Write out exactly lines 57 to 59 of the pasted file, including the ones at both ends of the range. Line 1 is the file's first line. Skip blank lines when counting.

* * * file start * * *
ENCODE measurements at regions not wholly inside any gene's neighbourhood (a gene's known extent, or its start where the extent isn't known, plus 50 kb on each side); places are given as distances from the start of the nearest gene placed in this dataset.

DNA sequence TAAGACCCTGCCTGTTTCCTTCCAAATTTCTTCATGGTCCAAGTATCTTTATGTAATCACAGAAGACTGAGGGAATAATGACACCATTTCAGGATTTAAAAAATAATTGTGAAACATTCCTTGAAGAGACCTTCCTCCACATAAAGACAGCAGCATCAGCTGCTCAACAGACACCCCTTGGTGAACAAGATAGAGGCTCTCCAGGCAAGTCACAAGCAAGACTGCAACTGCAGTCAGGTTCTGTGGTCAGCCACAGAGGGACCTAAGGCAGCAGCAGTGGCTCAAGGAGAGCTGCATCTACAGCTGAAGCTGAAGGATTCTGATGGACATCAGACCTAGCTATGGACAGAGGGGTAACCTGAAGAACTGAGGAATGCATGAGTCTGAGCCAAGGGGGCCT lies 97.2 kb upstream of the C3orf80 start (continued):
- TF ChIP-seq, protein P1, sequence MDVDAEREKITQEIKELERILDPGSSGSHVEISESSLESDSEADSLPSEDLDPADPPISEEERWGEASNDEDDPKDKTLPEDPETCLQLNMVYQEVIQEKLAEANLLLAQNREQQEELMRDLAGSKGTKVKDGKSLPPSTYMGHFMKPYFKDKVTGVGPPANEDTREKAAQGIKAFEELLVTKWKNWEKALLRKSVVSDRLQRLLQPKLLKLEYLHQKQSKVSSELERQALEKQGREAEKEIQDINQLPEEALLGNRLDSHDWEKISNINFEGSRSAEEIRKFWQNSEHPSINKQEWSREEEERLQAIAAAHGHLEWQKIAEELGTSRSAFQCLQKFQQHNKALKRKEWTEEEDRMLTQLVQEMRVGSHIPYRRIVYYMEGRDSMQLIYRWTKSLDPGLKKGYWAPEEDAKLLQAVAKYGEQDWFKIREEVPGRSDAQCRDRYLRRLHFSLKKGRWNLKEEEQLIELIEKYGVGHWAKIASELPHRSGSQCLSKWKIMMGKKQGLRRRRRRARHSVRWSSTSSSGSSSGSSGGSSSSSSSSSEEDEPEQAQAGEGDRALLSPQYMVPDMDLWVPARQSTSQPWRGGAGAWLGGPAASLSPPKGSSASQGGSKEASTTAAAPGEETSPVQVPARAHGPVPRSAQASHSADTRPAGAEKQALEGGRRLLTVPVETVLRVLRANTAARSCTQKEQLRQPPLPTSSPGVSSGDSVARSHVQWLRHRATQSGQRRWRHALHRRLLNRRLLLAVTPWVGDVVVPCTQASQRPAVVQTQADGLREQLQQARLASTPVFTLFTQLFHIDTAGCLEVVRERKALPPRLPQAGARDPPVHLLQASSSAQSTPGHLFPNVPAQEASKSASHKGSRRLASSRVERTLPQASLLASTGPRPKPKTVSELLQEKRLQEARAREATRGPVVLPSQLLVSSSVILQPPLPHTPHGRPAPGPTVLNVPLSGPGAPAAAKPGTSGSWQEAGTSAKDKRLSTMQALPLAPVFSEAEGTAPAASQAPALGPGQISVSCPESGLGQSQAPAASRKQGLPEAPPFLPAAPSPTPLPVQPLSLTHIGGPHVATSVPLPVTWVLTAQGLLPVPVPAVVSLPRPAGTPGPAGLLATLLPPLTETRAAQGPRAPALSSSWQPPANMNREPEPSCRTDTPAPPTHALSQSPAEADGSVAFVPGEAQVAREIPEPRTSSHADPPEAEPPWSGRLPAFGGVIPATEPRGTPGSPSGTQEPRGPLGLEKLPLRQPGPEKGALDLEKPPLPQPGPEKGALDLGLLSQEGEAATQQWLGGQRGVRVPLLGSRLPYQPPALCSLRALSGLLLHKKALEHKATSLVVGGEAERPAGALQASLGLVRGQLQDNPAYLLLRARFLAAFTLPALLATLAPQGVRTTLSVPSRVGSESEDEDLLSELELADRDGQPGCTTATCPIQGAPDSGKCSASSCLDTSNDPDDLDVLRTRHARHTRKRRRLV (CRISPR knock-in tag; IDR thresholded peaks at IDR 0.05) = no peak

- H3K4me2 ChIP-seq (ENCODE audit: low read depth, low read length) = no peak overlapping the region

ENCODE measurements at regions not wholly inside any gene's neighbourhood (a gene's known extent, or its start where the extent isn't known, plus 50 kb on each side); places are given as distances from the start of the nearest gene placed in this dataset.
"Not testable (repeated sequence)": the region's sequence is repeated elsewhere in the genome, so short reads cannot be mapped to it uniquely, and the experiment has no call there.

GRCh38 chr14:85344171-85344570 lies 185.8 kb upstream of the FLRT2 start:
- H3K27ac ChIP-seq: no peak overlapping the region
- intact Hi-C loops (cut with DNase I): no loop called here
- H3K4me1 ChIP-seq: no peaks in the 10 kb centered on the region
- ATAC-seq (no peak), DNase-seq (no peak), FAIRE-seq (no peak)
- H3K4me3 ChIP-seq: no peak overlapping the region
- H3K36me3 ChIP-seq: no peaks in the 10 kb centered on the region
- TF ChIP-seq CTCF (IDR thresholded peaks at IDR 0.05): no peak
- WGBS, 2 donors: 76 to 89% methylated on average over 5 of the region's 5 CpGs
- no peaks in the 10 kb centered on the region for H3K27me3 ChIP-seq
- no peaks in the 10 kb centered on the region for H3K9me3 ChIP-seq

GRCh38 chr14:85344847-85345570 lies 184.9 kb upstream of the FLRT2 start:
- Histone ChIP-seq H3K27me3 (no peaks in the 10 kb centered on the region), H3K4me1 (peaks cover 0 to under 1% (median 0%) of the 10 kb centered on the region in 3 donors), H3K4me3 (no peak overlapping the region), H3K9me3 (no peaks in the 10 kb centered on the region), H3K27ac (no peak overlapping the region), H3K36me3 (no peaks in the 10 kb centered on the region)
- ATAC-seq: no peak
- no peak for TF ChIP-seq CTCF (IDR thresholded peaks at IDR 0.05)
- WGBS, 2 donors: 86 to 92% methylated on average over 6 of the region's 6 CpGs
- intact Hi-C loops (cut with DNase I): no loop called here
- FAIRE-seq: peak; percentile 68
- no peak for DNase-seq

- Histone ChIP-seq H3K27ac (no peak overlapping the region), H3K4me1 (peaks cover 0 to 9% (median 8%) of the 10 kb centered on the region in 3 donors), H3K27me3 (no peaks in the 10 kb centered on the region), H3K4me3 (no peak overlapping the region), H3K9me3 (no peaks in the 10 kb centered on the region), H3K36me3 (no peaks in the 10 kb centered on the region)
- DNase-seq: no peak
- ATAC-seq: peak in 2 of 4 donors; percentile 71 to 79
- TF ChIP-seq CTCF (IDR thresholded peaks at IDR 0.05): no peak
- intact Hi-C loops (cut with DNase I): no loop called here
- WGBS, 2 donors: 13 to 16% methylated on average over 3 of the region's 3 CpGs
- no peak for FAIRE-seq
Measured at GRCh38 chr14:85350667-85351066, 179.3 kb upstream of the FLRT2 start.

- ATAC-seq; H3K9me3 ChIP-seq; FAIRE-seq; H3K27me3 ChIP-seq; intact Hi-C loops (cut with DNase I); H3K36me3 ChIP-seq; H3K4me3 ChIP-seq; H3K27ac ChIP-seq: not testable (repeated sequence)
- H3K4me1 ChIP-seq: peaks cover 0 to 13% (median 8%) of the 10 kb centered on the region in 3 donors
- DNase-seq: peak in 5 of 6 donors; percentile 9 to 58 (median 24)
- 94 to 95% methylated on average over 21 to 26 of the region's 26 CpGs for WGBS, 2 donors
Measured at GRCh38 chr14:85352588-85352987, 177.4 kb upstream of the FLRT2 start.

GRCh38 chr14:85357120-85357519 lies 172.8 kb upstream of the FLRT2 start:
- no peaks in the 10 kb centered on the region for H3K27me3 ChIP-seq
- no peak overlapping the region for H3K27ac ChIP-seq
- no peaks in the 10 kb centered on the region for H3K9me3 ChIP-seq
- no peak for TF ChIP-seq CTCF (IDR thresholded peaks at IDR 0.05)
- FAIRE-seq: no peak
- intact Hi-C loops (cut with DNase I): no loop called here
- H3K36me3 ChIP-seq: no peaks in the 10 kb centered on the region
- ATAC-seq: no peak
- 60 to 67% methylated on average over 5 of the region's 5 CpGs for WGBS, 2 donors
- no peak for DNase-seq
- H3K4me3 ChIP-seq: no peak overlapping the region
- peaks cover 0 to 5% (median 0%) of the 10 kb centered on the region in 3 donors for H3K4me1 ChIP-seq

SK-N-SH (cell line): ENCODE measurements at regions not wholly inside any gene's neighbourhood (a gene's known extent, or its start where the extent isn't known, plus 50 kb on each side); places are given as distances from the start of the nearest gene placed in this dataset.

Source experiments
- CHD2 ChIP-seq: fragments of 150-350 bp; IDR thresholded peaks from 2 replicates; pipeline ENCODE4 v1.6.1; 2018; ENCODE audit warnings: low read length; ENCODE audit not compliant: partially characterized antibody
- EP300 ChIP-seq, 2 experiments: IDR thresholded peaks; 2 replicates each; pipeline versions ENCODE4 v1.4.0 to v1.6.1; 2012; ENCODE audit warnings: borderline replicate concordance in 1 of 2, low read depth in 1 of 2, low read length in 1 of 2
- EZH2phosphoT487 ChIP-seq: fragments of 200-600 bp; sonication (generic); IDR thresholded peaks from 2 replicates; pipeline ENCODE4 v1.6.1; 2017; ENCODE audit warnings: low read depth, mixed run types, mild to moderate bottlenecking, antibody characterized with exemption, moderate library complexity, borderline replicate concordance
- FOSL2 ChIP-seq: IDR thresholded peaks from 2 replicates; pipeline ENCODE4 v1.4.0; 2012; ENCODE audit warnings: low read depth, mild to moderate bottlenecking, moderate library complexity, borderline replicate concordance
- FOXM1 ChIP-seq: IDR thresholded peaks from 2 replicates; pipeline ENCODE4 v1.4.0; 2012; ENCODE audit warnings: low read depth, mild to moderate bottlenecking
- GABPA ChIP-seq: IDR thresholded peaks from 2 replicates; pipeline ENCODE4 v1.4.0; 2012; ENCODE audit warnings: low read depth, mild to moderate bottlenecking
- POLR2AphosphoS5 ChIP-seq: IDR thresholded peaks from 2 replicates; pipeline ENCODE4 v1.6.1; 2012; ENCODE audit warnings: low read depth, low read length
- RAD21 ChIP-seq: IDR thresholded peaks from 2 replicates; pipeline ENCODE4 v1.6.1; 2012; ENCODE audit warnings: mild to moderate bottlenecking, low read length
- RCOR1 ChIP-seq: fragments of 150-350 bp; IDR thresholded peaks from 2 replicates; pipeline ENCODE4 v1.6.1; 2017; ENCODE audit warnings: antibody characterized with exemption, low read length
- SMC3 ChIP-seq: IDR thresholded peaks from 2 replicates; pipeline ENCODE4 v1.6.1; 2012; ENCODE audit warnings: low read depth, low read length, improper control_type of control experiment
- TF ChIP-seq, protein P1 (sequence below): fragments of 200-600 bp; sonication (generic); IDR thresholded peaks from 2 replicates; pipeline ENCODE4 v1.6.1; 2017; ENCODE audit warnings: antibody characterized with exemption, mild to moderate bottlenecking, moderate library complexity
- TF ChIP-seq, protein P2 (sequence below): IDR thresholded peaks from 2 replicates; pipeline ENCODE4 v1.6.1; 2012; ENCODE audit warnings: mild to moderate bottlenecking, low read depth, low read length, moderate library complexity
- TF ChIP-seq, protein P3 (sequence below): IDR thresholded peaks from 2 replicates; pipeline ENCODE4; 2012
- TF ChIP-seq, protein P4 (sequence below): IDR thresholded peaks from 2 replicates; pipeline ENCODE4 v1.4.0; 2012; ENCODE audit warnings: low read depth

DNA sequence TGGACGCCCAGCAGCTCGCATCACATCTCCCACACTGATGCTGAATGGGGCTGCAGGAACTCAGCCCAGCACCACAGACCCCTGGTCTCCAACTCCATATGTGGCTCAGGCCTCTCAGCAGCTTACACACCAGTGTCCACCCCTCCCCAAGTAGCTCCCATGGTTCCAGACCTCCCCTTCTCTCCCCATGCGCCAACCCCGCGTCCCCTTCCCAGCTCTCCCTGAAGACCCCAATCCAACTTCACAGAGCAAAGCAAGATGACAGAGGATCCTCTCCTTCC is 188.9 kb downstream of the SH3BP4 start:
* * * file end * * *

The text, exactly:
- FOSL2 ChIP-seq: IDR thresholded peaks from 2 replicates; pipeline ENCODE4 v1.4.0; 2012; ENCODE audit warnings: low read depth, mild to moderate bottlenecking, moderate library complexity, borderline replicate concordance
- FOXM1 ChIP-seq: IDR thresholded peaks from 2 replicates; pipeline ENCODE4 v1.4.0; 2012; ENCODE audit warnings: low read depth, mild to moderate bottlenecking
- GABPA ChIP-seq: IDR thresholded peaks from 2 replicates; pipeline ENCODE4 v1.4.0; 2012; ENCODE audit warnings: low read depth, mild to moderate bottlenecking